Amadi Slaughter ’08
“I’ve always felt that education was the tool by which we could level the playing field, regardless of socio-economic status, ethnicity, or race.”
Amadi Slaughter’s educational mission is all about opening school doors for students—and ensuring that once they get inside, they thrive. Slaughter is the college advisor for the Wight Foundation, a Newark, New Jersey, organization that helps talented but underserved local students prepare for, apply to, and succeed at boarding schools and colleges. As a former Wight scholar herself—the first from the foundation to attend Williston—she is particularly aware of the group’s potential to change a young person’s life.
“I’ve always felt that education was the tool by which we could level the playing field, regardless of socio-economic status, ethnicity, or race,” she says. “During my time at Williston, it was very apparent to me that I was privileged to have access to that type of education, unlike some of my peers from back home.”
But her experience at Williston also led her to appreciate the subtleties of academic advising. Slaughter recalls how, as a Williston student, she was encouraged to apply to historically black colleges, an option she resisted for personal and financial reasons (historically black colleges, she notes, are often not as generous with assistance). “I felt like I was being pigeon-holed,” she says. “Looking back now, I know [my advisor] was probably thinking about the experience I was navigating at Williston, and how I probably would have benefitted from being part of a majority as an undergrad, but that wasn’t what I necessarily wanted.”
The experience had an unexpected result, encouraging Slaughter to explore a career in educational advising herself. She enrolled at the University of Richmond, earning a B.A. in sociology (with a concentration in power, diversity, and inequality) and a minor in rhetoric and communication, “academic paths that set me up well for what I ultimately pursued.”
After working in operations and advising for Newark’s North Star Academy, part of the Uncommon Schools charter management organization, she returned to the University of Richmond as assistant director for multicultural recruitment in 2016. Looking to come back to the Newark area to be closer to her family, she joined the Wight Foundation in May 2018. The foundation—founded in 1986 by New Jersey businessman Russell B. Wight Jr.—now has more than 100 scholars at East Coast boarding schools.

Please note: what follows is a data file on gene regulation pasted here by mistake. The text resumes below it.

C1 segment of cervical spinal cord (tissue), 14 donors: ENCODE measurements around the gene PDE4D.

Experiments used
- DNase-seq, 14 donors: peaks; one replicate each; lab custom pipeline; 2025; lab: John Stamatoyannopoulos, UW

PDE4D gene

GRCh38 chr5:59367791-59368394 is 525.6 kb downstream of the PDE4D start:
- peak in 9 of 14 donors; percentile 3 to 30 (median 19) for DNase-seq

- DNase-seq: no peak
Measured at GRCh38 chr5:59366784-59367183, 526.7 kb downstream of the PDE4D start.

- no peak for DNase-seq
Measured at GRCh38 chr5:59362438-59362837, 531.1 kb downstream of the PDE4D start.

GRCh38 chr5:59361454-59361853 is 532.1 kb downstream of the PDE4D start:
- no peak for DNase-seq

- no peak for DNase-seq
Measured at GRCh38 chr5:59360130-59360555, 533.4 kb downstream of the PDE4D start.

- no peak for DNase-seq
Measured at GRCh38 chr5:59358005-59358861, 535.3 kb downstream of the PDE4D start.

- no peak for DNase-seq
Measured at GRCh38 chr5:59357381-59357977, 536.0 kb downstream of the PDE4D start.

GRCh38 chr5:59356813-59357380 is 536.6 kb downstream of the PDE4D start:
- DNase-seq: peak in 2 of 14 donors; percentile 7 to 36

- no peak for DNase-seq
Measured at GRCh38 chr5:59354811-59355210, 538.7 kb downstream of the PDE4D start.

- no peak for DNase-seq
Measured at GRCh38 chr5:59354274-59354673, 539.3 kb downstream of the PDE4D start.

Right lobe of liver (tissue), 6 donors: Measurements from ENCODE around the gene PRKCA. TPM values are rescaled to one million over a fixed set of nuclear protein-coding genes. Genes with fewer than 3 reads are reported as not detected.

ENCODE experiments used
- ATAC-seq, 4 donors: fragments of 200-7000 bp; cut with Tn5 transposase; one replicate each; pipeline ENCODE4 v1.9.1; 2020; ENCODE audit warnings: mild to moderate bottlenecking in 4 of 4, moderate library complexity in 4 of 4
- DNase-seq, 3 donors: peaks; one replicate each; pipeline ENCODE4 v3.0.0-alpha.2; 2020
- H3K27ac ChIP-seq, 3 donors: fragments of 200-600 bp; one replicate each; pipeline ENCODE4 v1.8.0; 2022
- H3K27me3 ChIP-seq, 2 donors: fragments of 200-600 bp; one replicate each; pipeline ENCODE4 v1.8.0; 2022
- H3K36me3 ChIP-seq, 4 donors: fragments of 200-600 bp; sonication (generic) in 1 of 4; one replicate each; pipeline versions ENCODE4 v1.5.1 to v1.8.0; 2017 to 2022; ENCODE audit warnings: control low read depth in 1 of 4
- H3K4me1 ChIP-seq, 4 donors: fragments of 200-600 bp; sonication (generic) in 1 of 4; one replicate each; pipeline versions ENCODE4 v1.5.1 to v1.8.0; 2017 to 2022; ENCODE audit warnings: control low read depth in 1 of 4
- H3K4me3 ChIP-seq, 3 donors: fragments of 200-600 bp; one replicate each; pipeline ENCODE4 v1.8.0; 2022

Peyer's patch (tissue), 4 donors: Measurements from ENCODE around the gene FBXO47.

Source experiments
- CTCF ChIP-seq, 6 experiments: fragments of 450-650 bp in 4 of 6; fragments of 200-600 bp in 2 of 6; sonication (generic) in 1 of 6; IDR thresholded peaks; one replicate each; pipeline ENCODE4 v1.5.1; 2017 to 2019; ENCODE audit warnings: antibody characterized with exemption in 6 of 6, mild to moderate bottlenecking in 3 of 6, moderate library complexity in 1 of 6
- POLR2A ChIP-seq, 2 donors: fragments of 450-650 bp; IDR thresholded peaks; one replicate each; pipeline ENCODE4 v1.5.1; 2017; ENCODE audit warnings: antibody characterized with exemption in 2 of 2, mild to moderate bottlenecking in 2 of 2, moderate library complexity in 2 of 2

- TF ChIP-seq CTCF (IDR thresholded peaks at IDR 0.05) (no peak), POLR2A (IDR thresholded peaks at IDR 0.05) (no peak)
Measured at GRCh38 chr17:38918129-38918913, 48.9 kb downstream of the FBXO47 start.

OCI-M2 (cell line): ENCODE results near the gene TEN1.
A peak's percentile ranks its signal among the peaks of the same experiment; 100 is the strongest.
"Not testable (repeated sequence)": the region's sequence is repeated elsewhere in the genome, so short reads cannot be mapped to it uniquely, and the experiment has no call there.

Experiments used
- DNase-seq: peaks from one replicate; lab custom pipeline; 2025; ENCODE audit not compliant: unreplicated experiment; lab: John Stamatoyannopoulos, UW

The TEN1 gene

In her current role, Slaughter works closely with boarding school counselors, supports students and families in the college application process, and continues to offer counseling through a student’s college years. “We want to make sure that when students are on these college campuses, they are thriving and not merely surviving,” she says. “A lot of our students are so high performing and competitive, they simply don’t prioritize their mental and emotional health.”
That awareness of the importance of emotional balance comes from Slaughter’s own experience. “At Williston I felt very supported and I had a very strong friend group,” she explains. “Looking back now, I can identify when I was having a depressive spell, when I really wasn’t taking care of myself, physically, emotionally, or mentally. I didn’t have the soft skills to cope with those things.”
Those lessons inform Slaughter’s approach to her work today. “I felt really empowered at Williston, having had experiences such as student diversity leadership conferences,” she says. “I want to make sure that as our students are navigating these boarding school landscapes, they know they deserve to be there as much as anyone else. I want to make sure they feel empowered in who they are and their abilities, and are able to ask for what they want, and not feel that because they received a financial aid package, they should be happy merely to be there.”
Not just surviving, in other words, but thriving.